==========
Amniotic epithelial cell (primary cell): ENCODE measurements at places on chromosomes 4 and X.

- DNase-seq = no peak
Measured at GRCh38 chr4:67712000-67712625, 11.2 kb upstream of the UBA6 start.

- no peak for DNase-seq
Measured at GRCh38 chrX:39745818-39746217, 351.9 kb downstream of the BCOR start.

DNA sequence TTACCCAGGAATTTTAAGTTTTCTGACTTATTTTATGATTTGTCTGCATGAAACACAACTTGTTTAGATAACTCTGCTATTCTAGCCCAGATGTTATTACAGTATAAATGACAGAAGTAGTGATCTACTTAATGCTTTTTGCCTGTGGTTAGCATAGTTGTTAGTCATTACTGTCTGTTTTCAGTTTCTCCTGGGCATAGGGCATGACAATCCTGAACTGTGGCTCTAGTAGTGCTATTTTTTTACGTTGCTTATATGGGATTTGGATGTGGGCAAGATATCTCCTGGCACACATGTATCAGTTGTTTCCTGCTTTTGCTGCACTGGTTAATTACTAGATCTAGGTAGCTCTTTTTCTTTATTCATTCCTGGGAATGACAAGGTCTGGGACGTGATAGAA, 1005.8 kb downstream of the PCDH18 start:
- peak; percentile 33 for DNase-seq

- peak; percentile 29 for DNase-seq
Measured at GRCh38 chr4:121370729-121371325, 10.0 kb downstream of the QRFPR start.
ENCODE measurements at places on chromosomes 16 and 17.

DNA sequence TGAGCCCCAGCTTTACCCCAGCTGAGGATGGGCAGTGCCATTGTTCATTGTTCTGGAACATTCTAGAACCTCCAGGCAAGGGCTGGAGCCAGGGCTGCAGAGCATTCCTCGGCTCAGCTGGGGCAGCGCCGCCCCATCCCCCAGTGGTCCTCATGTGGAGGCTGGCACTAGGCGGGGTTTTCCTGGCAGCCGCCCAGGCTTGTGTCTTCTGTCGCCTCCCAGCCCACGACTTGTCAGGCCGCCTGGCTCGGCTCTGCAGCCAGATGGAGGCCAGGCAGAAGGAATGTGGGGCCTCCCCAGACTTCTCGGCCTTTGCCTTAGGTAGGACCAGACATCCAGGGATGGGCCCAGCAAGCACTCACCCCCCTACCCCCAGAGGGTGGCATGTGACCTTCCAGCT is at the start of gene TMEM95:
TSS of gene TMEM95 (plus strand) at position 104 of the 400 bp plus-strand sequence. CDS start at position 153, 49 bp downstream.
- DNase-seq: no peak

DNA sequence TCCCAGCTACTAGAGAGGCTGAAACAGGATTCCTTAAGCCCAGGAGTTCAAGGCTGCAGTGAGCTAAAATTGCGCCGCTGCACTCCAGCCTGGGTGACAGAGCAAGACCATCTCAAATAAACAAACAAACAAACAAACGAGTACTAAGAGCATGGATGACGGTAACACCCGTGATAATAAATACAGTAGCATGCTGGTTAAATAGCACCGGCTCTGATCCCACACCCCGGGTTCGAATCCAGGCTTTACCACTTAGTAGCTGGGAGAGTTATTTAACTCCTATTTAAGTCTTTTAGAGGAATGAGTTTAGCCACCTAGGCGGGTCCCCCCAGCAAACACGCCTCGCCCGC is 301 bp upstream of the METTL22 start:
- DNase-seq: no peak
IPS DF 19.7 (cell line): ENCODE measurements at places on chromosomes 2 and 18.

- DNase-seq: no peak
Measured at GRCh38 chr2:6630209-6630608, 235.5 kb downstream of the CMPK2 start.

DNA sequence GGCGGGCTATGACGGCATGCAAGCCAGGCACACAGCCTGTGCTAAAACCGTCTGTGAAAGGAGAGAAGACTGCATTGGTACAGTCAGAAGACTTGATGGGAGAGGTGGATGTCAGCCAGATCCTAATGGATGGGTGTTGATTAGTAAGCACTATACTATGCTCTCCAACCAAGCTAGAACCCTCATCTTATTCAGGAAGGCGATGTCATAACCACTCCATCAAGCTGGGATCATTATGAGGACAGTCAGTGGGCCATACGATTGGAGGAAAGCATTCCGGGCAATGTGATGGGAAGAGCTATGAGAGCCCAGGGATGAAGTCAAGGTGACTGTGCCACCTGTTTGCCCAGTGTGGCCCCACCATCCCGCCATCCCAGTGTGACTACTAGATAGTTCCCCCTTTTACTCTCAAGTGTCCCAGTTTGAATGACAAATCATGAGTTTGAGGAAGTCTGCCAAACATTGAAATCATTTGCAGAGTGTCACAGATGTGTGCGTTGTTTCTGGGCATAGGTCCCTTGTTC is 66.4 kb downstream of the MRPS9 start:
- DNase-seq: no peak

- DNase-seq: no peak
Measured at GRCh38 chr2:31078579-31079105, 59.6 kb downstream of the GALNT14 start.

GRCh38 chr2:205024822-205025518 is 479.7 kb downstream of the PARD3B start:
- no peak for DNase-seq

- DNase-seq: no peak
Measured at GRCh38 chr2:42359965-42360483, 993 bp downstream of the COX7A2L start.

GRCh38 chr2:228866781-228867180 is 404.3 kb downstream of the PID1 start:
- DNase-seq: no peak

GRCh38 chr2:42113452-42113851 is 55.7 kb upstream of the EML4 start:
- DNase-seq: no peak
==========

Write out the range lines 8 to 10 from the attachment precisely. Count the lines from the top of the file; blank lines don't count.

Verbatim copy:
- peak; percentile 29 for DNase-seq
Measured at GRCh38 chr4:121370729-121371325, 10.0 kb downstream of the QRFPR start.
ENCODE measurements at places on chromosomes 16 and 17.